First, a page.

Chapter Seven - French Canadian Heritage of Lucy Pinsonneau
|Lucy Pinsonneau Brown, 1905|
For more than 15 years I had been trying to research the French Canadian ancestry of Lucy Passino. The difficultly of learning about her family began with the fact that her father and mother, both born in Canada, were illiterate and probably spoke little or no English when they first emigrated to the United States about 1830.
We know Gabriel and Mary were still in Canada in 1827 when a son Francis was born there, but they had emigrated to Vermont by 1832 when their daughter Justine was born. Lucy married John Galloway Brown on 23 Jan 1861 in Philadelphia, Jefferson Co., New York.
Preliminary notes for Lucy Passino:
Her son Abraham Lincoln Brown's death certificate listed his mother as Lucy Passneau.
Lucy Passino Brown's death certificate listed her father as Cassino born France, but her mother is unknown. Lucy's birthplace was New York.
George Pierce, Lucy's younger brother, listed his father as Gilbert Pierce born Canada, and his mother as Mary Laggesie born France. George's birthplace was New York.
Lydia Brown's, Lucy's grand-daughter, family history notes listed Lucy Passino Brown, as her grandmother, and the daughter of Gilbert Passino, born about 1815 in France, and Mary Armstrong, born about 1817.
|John Brown and Lucy Pinsonneau , Creston, MT, 1910|
Early public records for Lucy's father Gilbert:
1850 US Federal Census, Rutland, Jefferson Co., New York:
Givarow Passinault, age 47 (1803), born Canada
Mary Passinault, age 40 (1810), born Canada
1850 New York Agriculture Census, Rutland, Jefferson Co., New York:
1860 US Federal Census, Wilna, Jefferson Co., New York:
Gilbert Passino, age 57 (1803), born Canada
Mary Passino, age 55 (1805), born Canada
1864 Wilna, Jefferson Co., New York Land Owner Map
1870 US Federal Census, Wilna, Jefferson Co., New York:
Gilbert Pasnan, age 68 (1802), born Canada
Mary Pasnan, age 62 (1808), born Canada
1870 New York Agriculture Census, Wilna, Jefferson Co., New York:
1877 He is Gilbert Passino in an obituary published in the Carthage Republican (New York)
1877 The name Gilbert Passino is on his headstone in Pierce Cemetery, Wilna (Fort Drum), Jefferson Co., New York.
Getting on the right track -- how Passino became Pinsonneau
An online discovery from: Press Republican newspaper (Plattsburgh, New York), 24 Nov 2002
Article Title: French connection -- From street signs to surnames, French-Canadian influence on region manifests itself in many distinct ways, By Robin Caudell Staff Writer
"PLATTSBURGH — Remnants of a vibrant French Canadian past permeate the North Country. Franco culture echoes in family surnames, names of geographical places and streets. It is preserved in the architectural detail of private residences, commercial buildings and churches, and it’s savored in traditional recipes such as tourtiere and sliders. "You have a sense that the culture has been fully assimilated, and there are relatively little current indications French Canadian culture existed here," said Dr. Sylvie Beaudreau, a professor of history at Plattsburgh State."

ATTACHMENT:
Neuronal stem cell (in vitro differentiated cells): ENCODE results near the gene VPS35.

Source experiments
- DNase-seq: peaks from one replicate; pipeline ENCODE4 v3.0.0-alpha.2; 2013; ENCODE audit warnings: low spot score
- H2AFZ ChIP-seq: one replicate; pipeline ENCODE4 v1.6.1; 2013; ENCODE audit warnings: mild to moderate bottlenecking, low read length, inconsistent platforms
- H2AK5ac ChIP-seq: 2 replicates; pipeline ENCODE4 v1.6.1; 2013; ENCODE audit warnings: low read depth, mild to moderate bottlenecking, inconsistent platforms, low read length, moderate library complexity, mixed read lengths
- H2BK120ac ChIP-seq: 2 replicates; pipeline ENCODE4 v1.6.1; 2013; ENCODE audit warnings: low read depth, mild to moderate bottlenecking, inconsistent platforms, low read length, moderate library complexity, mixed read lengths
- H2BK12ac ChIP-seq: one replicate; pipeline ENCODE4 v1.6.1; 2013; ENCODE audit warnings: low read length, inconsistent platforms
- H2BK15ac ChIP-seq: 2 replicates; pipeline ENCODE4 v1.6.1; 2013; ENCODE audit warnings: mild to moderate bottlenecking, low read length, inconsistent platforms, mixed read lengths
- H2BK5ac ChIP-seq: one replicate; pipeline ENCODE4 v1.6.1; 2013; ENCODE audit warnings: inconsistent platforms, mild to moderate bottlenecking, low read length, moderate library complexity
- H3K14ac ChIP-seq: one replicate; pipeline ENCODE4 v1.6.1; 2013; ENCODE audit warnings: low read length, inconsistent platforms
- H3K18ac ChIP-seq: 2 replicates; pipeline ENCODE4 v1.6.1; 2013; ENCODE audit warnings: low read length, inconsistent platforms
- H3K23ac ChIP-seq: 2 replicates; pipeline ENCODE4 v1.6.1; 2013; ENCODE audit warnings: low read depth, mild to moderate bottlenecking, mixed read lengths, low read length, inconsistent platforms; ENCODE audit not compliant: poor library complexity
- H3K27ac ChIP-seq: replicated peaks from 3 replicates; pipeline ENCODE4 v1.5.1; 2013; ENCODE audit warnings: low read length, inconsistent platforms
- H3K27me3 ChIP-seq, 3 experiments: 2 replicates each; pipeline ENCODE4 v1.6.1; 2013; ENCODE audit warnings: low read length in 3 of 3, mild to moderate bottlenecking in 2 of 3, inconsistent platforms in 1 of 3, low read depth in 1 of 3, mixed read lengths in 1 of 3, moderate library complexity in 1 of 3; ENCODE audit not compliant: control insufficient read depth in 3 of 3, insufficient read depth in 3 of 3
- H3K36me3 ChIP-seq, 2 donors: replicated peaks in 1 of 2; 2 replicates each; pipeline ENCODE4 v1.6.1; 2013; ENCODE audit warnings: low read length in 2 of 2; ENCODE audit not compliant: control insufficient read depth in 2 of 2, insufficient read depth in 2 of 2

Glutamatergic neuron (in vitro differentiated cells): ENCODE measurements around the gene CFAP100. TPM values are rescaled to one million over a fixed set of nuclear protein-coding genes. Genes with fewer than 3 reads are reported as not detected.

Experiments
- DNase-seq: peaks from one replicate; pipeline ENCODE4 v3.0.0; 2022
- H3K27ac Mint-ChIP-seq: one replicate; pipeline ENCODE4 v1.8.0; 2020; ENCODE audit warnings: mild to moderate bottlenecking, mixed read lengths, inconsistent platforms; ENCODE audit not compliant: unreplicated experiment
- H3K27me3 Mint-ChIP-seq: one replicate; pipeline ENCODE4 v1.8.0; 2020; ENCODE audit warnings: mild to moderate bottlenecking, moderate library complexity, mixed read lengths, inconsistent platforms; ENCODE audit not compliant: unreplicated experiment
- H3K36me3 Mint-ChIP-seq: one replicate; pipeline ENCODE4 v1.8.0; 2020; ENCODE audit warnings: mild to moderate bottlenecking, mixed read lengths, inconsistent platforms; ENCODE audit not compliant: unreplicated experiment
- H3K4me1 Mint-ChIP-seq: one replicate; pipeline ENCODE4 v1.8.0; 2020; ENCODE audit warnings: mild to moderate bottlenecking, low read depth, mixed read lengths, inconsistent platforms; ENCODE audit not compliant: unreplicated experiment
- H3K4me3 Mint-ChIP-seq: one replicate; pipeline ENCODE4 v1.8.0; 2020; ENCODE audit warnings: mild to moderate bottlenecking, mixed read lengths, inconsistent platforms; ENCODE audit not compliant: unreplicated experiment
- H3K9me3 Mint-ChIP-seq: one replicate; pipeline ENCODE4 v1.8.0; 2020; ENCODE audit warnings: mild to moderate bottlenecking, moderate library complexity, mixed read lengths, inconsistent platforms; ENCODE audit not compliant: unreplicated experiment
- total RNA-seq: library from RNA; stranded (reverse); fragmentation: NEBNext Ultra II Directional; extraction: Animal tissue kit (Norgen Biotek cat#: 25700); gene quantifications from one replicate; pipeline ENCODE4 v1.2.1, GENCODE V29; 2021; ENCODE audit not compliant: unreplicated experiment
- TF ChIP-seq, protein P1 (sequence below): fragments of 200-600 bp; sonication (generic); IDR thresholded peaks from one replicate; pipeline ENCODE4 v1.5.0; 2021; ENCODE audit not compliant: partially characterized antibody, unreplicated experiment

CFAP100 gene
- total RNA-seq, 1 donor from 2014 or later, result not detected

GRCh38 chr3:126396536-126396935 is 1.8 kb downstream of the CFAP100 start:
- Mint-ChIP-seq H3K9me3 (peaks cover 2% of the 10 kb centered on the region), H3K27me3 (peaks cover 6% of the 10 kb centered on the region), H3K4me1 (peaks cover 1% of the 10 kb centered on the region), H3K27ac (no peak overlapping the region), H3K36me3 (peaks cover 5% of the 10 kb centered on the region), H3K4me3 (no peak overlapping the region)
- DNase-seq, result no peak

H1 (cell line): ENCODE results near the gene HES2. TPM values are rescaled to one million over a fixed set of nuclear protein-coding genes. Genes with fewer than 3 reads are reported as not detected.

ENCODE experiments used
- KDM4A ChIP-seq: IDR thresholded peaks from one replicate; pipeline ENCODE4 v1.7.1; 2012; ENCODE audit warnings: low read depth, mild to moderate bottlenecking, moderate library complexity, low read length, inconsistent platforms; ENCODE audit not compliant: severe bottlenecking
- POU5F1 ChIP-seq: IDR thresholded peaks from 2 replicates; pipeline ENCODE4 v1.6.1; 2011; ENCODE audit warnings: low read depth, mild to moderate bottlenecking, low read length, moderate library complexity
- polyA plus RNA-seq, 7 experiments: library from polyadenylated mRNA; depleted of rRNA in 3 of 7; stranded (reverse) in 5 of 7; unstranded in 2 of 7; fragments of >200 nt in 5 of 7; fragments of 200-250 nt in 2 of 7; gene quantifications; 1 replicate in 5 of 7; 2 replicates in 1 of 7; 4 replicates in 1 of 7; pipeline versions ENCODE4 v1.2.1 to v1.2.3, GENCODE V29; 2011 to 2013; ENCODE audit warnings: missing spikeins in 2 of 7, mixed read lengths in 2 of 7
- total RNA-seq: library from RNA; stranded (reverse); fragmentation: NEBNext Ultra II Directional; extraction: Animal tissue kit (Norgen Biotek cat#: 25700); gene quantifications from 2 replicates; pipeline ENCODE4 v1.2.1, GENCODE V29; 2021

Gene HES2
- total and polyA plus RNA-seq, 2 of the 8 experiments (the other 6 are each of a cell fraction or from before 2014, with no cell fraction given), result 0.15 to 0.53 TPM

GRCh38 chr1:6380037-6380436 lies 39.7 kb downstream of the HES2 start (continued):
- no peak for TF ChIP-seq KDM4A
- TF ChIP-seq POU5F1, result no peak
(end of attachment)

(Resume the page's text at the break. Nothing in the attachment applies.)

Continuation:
[excerpt from list] "Current Name: Passino -- Original Name: Pinsonneau," Source: "Volume III, Headstone Inscriptions, Clinton County, NY" by Clyde Rabideau Sr.
Pursuing Pinsonneau -- Church records for Gilbert aka Gabriel Pinsonneau
Birth: from Quebec Vital and Church Records (Drouin Collection), 1621-1967
Event Year: 1801-1805
Event: Naissance (Birth)
Place of Worship: La Prairie (Notre-Dame-de-La Prairie-de-la-Madeleine)
Marriage: from Quebec Vital and Church Records (Drouin Collection), 1621-1967
Spouse: Marie Emilie Lagasse
Event Year: 1824
Event: Mariage (Marriage)
Place of Worship: Châteauguay St-Joachim
Breakthrough -- Death certificate of ‘Mary’ Émélie Meunier dite Lagacé
I found a death certificate online in the Drouin Collection for Émélie Meunier dite Lagacé. Since it was in French I could not read it, so I sent a copy to a Lagacé Family researcher. She replied with,
"Find enclosed the copy of the death certificate for Mary Passino aka Émélie Meunier dite Lagacé. It is clearly indicated she was the wife of Gilbert Pinsonnault, of ( États-Unis) United States."
Valdor Lagacé, président, A.F.L.L.inc.
|Death certificate of ‘Mary’ Émélie Meunier dite Lagacé|
Discovering Pinsonnault Ancestors > France > La Prairie, Quebec, Canada > USA:
Lucy Passino (Pinsonneau)
Birth 17 Jun 1836 in Wilna, New York, United States
Death 2 Feb 1917 in Creston, Flathead, Montana, United States
Marriage to John Gallaway Brown 23 Jan 1861 Philadelphia, Jefferson, New York
John Gallaway Brown
Birth 8 Aug 1833 in Philadelphia, Jefferson, New York, United States
Death 28 Mar 1915 in Creston, Flathead, Montana, United States
Five generations of our Pinsonnaults lived in La Prairie de la Madelene, Québec, Canada just across the river from Montreal, and within 260 kilometers (162 miles) of Lucy's birthplace in New York.
Gabriel (Gilbert) Pinsonneau (Passino) (Passinault) (Pinsonneault)
Birth 3 Mar 1802 in La Prairie, Quebec, Canada
Death 16 Dec 1877 in Wilna, Jefferson Co., NY
Marriage to Marie Emélie (Mary) Meunier dite Lagacé 25 Oct 1824 St-Joachim Châteauguay, Québec
Marie Emélie (Mary) Meunier dite Lagacé